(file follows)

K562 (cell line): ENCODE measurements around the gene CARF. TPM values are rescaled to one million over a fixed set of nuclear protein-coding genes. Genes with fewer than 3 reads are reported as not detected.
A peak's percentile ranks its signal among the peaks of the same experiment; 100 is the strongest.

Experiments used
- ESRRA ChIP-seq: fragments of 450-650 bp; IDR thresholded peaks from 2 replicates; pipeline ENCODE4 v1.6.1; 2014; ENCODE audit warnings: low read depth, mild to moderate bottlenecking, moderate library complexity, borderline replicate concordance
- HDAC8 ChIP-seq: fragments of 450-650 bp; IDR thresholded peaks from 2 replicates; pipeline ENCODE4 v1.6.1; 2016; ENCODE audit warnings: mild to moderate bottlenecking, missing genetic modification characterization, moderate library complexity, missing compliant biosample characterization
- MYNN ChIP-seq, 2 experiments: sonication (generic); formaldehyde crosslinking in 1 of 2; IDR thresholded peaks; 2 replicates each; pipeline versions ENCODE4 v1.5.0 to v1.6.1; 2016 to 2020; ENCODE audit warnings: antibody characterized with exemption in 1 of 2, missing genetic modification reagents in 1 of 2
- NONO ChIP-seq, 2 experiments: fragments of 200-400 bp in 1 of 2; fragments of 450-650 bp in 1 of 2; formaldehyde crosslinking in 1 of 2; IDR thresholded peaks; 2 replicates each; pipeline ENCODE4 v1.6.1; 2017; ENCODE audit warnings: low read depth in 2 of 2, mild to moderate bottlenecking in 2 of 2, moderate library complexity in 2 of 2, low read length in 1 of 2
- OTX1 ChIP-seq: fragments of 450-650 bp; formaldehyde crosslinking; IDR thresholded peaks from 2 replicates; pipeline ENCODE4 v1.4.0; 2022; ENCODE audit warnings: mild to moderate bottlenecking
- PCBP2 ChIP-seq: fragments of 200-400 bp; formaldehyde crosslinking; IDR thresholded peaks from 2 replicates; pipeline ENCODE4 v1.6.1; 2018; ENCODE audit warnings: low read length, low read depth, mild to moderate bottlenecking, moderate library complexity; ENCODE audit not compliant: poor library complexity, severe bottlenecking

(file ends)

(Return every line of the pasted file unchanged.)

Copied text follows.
K562 (cell line): ENCODE measurements around the gene CARF. TPM values are rescaled to one million over a fixed set of nuclear protein-coding genes. Genes with fewer than 3 reads are reported as not detected.
A peak's percentile ranks its signal among the peaks of the same experiment; 100 is the strongest.

Experiments used
- ESRRA ChIP-seq: fragments of 450-650 bp; IDR thresholded peaks from 2 replicates; pipeline ENCODE4 v1.6.1; 2014; ENCODE audit warnings: low read depth, mild to moderate bottlenecking, moderate library complexity, borderline replicate concordance
- HDAC8 ChIP-seq: fragments of 450-650 bp; IDR thresholded peaks from 2 replicates; pipeline ENCODE4 v1.6.1; 2016; ENCODE audit warnings: mild to moderate bottlenecking, missing genetic modification characterization, moderate library complexity, missing compliant biosample characterization
- MYNN ChIP-seq, 2 experiments: sonication (generic); formaldehyde crosslinking in 1 of 2; IDR thresholded peaks; 2 replicates each; pipeline versions ENCODE4 v1.5.0 to v1.6.1; 2016 to 2020; ENCODE audit warnings: antibody characterized with exemption in 1 of 2, missing genetic modification reagents in 1 of 2
- NONO ChIP-seq, 2 experiments: fragments of 200-400 bp in 1 of 2; fragments of 450-650 bp in 1 of 2; formaldehyde crosslinking in 1 of 2; IDR thresholded peaks; 2 replicates each; pipeline ENCODE4 v1.6.1; 2017; ENCODE audit warnings: low read depth in 2 of 2, mild to moderate bottlenecking in 2 of 2, moderate library complexity in 2 of 2, low read length in 1 of 2
- OTX1 ChIP-seq: fragments of 450-650 bp; formaldehyde crosslinking; IDR thresholded peaks from 2 replicates; pipeline ENCODE4 v1.4.0; 2022; ENCODE audit warnings: mild to moderate bottlenecking
- PCBP2 ChIP-seq: fragments of 200-400 bp; formaldehyde crosslinking; IDR thresholded peaks from 2 replicates; pipeline ENCODE4 v1.6.1; 2018; ENCODE audit warnings: low read length, low read depth, mild to moderate bottlenecking, moderate library complexity; ENCODE audit not compliant: poor library complexity, severe bottlenecking